March 10, 2017

Helix Streams Webinar Q&A


You Want Answers? I Want the Truth!

At Perforce, we're pretty sure you can handle the truth. 

Fresh off our latest Helix Streams Webinar, Streams Revisited, I covered how users leverage the Helix Visual Client (P4V) stream technology to optimize their workspace clients, enhance branch/merge operations, and add component-based design efficiency.

And I’m proud to report the webinar was a rousing success, with lots of questions along the way. So much so, I wanted to run through a few queries now.

Want to learn more about the agility and stability of Helix Streams following the read? You can still catch the webinar recording on-demand. If you already have your answers, download our latest update, Helix Visual Client (P4V) 2017.1. Still have questions? Contact us and we'll get back to you right away. 

So, without further ado, and in no particular order, our collection of questions from webinar attendees:

Does Perforce offer private/local commits?

Great question. Yes. Perforce does. 

Streams has three ways it can make this happen –- which one you use will depend on your specific workflows.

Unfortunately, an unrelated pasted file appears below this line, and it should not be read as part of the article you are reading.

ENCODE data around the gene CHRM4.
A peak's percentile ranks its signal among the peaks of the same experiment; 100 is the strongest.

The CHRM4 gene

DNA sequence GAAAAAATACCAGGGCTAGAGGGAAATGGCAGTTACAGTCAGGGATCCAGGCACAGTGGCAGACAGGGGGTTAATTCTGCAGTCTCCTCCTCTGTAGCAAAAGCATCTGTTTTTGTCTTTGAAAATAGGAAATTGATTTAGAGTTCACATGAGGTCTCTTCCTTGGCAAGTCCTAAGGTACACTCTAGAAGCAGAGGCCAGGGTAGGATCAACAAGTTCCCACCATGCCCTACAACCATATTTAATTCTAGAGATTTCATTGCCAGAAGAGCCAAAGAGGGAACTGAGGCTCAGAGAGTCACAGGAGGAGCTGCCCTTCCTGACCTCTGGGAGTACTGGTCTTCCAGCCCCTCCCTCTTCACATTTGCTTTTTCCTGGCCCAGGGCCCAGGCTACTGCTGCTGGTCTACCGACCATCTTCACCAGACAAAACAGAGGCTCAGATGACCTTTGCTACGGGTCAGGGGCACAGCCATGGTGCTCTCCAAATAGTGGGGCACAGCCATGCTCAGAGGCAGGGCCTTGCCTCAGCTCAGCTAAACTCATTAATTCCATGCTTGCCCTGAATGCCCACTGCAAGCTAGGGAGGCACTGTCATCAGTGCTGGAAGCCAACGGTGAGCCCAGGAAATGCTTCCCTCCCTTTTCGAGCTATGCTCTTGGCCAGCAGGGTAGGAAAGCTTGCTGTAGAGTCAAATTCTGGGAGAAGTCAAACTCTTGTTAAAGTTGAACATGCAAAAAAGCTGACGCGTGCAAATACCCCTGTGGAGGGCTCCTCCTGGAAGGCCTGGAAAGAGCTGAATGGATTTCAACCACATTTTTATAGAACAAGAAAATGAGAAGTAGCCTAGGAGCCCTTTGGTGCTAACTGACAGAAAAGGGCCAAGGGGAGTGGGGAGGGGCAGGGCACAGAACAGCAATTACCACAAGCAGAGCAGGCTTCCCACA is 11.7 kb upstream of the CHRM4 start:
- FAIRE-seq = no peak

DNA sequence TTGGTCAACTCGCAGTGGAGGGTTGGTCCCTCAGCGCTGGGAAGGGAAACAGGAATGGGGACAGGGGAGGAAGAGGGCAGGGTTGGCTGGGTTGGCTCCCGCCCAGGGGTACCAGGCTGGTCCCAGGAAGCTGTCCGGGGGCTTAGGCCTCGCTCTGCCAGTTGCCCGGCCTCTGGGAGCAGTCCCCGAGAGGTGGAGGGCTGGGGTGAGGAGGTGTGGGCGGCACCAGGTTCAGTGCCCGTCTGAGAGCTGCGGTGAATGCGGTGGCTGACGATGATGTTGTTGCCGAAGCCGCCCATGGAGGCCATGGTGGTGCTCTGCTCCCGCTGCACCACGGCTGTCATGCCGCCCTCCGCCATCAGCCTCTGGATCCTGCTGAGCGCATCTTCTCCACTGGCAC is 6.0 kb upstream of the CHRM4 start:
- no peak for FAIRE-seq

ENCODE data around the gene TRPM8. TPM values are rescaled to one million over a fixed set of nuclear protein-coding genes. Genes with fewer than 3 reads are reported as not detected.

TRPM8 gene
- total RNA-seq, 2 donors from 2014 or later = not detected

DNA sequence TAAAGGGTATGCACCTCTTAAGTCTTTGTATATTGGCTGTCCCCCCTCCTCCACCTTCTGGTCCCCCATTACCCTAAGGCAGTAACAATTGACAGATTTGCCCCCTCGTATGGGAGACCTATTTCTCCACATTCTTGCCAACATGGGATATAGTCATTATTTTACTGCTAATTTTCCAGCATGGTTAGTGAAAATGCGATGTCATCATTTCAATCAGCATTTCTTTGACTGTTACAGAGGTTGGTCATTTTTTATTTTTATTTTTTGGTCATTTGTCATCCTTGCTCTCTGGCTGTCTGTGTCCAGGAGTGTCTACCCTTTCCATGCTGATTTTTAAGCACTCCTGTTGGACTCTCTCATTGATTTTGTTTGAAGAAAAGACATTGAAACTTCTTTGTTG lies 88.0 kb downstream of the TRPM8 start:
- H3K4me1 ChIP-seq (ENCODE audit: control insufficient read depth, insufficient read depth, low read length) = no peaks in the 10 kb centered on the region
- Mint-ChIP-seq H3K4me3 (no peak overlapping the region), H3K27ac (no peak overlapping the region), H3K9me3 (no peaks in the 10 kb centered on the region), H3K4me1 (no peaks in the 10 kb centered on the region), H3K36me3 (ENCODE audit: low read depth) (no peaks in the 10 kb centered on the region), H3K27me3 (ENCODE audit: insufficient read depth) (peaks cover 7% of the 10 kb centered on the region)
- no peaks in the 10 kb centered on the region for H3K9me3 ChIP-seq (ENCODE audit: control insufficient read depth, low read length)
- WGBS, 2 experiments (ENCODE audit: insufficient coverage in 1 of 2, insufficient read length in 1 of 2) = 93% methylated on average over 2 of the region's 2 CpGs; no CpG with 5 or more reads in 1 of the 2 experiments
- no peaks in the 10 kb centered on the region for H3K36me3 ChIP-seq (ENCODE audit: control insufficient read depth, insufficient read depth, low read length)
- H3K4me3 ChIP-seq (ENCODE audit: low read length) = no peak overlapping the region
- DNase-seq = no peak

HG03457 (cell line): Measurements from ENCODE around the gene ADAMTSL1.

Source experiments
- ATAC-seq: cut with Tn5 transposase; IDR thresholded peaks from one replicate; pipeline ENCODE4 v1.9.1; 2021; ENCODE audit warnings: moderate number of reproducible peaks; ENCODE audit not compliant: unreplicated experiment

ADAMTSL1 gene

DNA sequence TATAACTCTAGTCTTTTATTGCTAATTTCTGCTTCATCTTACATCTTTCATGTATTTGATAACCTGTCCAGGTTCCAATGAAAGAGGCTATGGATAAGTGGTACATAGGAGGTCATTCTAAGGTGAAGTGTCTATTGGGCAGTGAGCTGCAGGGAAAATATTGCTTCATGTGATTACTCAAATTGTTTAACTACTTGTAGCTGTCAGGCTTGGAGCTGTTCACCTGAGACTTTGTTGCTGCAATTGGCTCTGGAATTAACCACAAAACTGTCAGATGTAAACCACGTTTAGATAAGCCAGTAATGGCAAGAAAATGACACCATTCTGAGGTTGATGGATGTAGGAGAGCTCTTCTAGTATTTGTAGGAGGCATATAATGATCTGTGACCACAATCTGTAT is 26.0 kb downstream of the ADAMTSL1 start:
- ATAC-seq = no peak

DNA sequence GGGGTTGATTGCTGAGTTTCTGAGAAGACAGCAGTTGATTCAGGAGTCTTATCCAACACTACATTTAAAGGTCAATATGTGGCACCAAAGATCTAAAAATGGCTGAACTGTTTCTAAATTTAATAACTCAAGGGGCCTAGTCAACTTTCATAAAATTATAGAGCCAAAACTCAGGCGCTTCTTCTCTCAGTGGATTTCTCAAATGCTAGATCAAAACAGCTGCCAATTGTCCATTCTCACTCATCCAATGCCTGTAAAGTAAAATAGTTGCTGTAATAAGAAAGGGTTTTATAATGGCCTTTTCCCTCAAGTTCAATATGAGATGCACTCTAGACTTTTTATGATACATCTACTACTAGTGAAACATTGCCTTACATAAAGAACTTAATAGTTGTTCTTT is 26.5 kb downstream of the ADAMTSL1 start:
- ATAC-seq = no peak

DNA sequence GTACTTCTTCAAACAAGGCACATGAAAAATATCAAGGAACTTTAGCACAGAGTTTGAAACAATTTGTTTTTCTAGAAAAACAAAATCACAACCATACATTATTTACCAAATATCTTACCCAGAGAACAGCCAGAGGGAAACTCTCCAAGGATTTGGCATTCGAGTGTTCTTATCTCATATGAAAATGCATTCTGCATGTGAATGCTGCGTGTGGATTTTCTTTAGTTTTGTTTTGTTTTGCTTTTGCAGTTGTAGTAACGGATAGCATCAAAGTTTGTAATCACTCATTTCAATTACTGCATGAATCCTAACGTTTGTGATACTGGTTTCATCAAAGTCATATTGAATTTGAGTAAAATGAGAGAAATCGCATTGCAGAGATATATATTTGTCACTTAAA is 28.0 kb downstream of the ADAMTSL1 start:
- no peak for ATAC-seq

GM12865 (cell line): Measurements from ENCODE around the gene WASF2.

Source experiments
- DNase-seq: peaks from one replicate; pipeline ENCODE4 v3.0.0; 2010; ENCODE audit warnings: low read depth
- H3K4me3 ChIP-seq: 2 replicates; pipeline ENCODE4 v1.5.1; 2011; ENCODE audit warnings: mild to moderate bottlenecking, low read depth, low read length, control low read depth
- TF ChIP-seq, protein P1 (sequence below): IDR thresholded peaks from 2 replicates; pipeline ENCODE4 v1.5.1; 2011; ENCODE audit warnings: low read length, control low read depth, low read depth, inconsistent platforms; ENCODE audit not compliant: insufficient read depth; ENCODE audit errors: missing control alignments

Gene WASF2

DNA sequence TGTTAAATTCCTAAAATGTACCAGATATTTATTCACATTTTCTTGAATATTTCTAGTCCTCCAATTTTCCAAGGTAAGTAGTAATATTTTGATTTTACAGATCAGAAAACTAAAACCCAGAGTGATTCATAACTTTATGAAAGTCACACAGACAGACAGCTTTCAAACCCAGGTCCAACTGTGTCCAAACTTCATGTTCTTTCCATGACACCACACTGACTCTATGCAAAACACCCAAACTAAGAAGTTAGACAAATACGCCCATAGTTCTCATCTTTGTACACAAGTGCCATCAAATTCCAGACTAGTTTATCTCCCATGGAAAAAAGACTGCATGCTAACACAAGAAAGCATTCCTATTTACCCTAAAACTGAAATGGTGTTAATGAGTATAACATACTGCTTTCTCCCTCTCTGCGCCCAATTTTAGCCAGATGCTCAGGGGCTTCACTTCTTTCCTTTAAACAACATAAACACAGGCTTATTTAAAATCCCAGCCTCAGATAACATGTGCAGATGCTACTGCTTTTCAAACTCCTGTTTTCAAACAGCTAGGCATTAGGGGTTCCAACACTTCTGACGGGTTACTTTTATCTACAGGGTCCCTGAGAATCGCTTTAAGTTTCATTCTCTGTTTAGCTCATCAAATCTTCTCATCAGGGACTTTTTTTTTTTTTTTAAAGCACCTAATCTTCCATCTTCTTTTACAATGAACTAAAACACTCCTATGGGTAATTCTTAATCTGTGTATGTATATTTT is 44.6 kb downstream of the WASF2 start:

First, shelves can be used for private commits, except we wouldn’t technically call it a commit, but rather saving a state on your workspace. Shelving enables you to store copies of open files temporarily in the shared Perforce repo without checking them in, which is perfect for taking and restoring snapshots of in-progress work and reviewing code before check in.

Second, the task branching available with Helix Streams, where you create a child code line from a parent, can be used for that purpose. However, your commits won’t be visible until they are propagated upstream.

Lastly, with Helix DVCS functionality, you can take a task stream offline, make local commits, and then push them back. Voilà!

Where can I find more information on how to utilize virtual streams for widening the included assets in a stream?

The import feature with Helix widens the stream. 

Here’s a link to documentation on our import feature. 

How can virtual streams help in Component Based Development?

Virtual streams can help in two ways, and they each are dependent on where your components are housed:

Option 1: If all the components live in one stream, then virtual streams are used to split out an individual component or a subset of components. This follows the “Product is King” principle: one product, many specific components of that product

Option 2: If all components have their separate mainline, then “Components are King.” Virtual streams can be used to test out a set of components or create the product out of the main code and selected product components.

Does Helix restrict the number of streams or complexity of workflow?

Helix does not apply any physical restrictions on the number of streams.

That said, for the sanity of your product managers, team leads, etc., it might make sense to split them over several stream depots for organizational purposes. But Helix offers the performance measures that cater to your workspace preferences.

Is there a way of "archiving" old streams to remove them from the Streams View?